The survey itself, titled the World Happiness Report, is based on a survey where respondents are asked to “value their lives today on a 0 to 10 scale, with the worst possible life as a 0.” It also includes factors such as social security, life expectancy, and the degree of corruption. The higher the social security and life, the happier people would tend to be, and, obviously, it would be the other way around for corruption.

Why are people in Finland so happy with their lives? The researcher, Frank Martela, who works at the reputed Aalto University in Finland, says there are three main factors that are at play.

First, Finns don’t brag about their happiness nor do they compare their lives with others. In fact, wealth and material possessions, at least relatively, are not accorded much priority. The president of the country is known to mow his own lawns or shovel snow in his yard. The prime minister is known to routinely clean her own home. And, says Martela in a guest column he wrote for CNBC: “I once ran into one of the wealthiest men in Finland. He was pushing his toddler in a stroller toward the tram station. He could have bought himself an expensive car or hired a driver, but he opted for public transportation.”

Martela’s tip No.1: “Focus more on what makes you happy and less on looking successful. The first step to true happiness is to set your own standards, instead of comparing yourself to others.”

Second, Finland is blessed with natural resources such as forests, lakes, and the sea. More than 75% of the country is forest and there are around 188,000 lakes. For a population of around 5.5 million, that is a lot of nature. And Finns love it and routinely spend time in natural surroundings. Because Finnish cities and towns are compactly built access to forests, lakes, rivers, and seas are easy.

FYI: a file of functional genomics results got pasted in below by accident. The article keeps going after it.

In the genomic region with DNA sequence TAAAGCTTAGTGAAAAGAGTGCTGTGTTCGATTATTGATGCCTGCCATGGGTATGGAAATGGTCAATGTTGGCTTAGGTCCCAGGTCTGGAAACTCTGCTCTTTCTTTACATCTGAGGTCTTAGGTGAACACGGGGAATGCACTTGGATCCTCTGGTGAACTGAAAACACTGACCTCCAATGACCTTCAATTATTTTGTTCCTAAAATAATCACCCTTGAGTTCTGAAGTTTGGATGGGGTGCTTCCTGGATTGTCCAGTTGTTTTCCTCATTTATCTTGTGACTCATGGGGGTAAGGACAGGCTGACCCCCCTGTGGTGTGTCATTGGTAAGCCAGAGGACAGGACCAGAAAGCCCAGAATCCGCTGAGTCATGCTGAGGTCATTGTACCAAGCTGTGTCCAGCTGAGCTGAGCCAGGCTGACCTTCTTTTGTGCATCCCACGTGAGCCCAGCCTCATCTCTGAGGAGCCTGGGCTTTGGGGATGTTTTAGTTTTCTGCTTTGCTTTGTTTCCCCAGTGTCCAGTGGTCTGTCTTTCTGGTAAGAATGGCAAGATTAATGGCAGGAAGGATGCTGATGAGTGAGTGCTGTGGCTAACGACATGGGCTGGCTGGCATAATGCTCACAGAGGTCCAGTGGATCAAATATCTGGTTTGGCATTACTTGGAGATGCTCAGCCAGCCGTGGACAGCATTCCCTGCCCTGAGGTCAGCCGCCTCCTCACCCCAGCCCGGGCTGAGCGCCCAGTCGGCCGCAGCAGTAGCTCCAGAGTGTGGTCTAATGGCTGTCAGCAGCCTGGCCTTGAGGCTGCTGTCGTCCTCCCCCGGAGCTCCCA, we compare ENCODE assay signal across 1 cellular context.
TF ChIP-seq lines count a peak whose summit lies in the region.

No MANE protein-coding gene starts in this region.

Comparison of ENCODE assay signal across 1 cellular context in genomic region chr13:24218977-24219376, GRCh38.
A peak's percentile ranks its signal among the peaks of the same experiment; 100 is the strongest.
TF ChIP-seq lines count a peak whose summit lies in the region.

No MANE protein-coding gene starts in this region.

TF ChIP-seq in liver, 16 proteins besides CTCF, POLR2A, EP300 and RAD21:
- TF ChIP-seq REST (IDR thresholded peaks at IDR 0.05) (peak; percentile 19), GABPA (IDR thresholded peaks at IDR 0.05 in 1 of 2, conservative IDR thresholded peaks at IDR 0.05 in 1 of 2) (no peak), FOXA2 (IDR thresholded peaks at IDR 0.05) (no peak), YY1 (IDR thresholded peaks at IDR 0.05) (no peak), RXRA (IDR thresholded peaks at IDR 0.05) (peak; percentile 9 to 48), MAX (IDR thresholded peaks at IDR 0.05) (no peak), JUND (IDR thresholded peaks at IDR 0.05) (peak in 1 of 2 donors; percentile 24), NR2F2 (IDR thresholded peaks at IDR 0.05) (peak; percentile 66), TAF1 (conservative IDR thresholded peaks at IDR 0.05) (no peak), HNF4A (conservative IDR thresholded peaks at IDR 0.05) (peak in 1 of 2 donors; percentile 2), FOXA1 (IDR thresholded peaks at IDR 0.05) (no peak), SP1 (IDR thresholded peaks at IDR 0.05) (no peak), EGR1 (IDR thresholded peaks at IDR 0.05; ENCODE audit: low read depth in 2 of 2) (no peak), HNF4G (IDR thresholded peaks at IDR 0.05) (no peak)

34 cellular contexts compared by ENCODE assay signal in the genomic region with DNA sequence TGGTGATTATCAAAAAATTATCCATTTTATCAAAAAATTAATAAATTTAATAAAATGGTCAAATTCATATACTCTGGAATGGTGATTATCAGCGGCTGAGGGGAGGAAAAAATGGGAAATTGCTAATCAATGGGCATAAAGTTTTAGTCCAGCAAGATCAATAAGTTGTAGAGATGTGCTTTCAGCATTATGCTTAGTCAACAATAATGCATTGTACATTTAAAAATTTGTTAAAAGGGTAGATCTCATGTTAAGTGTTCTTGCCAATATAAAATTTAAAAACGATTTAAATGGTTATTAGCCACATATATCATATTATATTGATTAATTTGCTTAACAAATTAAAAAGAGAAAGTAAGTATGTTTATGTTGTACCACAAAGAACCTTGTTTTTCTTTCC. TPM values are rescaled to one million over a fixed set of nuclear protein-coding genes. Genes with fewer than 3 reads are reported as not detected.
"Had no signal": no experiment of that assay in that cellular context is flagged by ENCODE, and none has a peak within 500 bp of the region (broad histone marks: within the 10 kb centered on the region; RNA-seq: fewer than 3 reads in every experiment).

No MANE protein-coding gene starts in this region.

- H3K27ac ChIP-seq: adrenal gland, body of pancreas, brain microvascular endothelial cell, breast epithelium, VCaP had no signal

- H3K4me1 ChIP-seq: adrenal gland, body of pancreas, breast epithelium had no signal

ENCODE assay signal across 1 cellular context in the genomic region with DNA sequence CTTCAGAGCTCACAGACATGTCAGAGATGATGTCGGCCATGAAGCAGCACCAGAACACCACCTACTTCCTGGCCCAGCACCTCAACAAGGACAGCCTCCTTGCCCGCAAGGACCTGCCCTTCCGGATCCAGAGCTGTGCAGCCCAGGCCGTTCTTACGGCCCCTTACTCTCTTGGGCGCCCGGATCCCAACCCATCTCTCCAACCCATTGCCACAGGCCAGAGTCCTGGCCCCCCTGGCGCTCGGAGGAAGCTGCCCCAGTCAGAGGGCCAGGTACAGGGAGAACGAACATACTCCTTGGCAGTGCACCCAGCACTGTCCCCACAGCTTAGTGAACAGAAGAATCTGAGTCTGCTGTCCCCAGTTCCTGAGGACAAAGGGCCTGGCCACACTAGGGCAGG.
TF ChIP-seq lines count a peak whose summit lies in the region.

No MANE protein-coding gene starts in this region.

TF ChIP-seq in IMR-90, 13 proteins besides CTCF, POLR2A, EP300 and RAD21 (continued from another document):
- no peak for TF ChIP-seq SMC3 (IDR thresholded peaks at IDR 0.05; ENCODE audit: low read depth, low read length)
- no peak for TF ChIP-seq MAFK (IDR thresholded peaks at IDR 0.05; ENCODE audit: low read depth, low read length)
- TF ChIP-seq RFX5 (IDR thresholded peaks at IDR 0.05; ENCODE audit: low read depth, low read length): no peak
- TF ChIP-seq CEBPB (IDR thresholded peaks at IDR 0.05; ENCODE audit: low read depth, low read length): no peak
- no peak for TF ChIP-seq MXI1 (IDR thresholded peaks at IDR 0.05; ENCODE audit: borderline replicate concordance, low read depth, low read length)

Martela’s tip No.2; “Spending time in nature increases our vitality, and well-being and gives us a sense of personal growth. Find ways to add some greenery to your life, even if it’s just buying a few plants for your home.”

Third, is the aspect of trusting one another. Martela quotes research from the National Bureau of Economic Research (NBER) to show the correlation between trust and well-being and describes a “lost wallet” experiment in 2022. In it, the honesty of citizens was tested by dropping 192 wallets in 16 cities around the world. In Helsinki, the capital of Finland, 11 of the 12 wallets dropped were returned to the owner. 

Martela’s Tip No.3: “Think about how you can show up for your community. How can you create more trust? How can you support policies that build upon that trust? Small acts like opening doors for strangers or giving up a seat on the train make a difference, too.”

Could Indians follow these three simple tips to improve their well-being and happiness? What do you think? Write to us.

(This segment includes excerpts from Frank Martela’s column in CNBC)

Another governor spats with a state government

Governors of Indian states are usually titular positions. They are appointed by the President of India but in practice, the appointments are of candidates who are very strongly recommended by the central government of the day. Often the governorship is a post-retirement reward for trusted political leaders, ex-ministers, and so on, but almost always they are people who owe allegiance to the ruling party at the Centre. The governor, like the President, is more of a figurative position with little executive powers that fall into his or her domain of responsibilities.

Yet, inherent in the office of a governor is the potential for conflict with his state’s executive. Take, for instance, R.N. Ravi, the governor of Tamil Nadu who was appointed in 2021. A quick recap of Ravi’s antecedents: he was governor of Nagaland and governor of Meghalaya before he became governor of Tamil Nadu. But, and more importantly, he has served in the Central Bureau of Investigation (CBI) and was appointed the Chairman of the Joint Intelligence Committee in 2014. He was then appointed Deputy National Security Advisor of India in 2018. If you glance at those dates, it is not difficult to see which regime at the Centre to Ravi owes his allegiance.